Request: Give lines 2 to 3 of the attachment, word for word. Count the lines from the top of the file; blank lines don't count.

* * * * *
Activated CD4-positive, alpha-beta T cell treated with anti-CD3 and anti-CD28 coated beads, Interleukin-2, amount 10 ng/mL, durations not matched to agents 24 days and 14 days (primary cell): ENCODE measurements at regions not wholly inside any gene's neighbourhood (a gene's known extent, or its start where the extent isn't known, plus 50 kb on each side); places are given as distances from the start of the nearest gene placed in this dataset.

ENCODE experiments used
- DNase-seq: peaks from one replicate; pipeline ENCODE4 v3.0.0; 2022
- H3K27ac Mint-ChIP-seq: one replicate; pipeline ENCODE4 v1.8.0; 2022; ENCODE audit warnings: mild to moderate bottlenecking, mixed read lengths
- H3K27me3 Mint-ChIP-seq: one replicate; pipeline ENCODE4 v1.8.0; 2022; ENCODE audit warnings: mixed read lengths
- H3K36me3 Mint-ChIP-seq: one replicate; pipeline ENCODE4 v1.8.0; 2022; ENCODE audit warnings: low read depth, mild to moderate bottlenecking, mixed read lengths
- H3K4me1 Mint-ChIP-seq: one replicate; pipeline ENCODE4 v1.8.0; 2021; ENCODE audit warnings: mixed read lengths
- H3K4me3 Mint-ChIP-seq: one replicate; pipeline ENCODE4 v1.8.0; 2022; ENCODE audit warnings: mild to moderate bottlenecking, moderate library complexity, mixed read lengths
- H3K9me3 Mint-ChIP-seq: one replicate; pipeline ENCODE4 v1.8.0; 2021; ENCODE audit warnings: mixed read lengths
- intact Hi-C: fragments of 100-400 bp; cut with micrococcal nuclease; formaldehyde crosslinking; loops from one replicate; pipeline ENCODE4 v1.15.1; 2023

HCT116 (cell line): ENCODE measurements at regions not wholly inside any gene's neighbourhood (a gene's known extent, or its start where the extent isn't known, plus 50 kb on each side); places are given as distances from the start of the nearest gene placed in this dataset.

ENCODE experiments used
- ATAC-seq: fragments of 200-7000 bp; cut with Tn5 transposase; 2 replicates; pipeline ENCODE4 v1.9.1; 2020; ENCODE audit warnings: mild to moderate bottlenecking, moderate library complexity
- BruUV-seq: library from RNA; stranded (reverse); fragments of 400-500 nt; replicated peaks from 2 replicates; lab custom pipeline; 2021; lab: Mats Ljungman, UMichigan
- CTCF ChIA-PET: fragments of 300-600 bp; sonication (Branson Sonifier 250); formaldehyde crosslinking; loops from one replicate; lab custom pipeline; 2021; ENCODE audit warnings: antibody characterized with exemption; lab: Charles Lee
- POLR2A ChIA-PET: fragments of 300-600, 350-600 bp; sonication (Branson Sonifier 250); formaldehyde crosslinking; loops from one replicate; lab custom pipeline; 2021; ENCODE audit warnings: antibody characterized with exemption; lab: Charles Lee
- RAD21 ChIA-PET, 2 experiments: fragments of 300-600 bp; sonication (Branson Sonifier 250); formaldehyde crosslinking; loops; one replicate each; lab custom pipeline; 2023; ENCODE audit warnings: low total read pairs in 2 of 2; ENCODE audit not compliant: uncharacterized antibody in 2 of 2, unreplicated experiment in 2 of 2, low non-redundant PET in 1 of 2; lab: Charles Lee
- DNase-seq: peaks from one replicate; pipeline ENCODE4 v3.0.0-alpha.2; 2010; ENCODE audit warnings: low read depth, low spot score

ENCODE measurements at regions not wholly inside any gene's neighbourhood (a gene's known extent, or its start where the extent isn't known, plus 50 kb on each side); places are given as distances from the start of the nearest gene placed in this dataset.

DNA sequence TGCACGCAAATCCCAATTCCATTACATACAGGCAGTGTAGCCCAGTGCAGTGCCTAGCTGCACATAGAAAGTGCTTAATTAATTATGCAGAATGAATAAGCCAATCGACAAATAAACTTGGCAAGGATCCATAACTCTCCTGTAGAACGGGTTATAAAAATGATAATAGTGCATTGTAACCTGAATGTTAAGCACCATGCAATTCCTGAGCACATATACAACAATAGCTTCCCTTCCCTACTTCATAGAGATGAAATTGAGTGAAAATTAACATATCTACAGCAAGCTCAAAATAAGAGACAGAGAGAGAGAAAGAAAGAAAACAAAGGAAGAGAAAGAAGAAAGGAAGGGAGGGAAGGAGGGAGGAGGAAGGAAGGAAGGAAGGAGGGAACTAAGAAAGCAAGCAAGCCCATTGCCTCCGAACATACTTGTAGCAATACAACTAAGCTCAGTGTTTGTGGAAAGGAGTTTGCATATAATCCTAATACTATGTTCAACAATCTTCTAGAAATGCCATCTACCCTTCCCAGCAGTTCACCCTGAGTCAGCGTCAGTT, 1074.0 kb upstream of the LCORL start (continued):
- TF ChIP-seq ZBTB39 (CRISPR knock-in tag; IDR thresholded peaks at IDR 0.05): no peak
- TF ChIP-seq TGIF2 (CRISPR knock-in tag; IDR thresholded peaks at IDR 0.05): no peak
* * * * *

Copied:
ENCODE experiments used
- DNase-seq: peaks from one replicate; pipeline ENCODE4 v3.0.0; 2022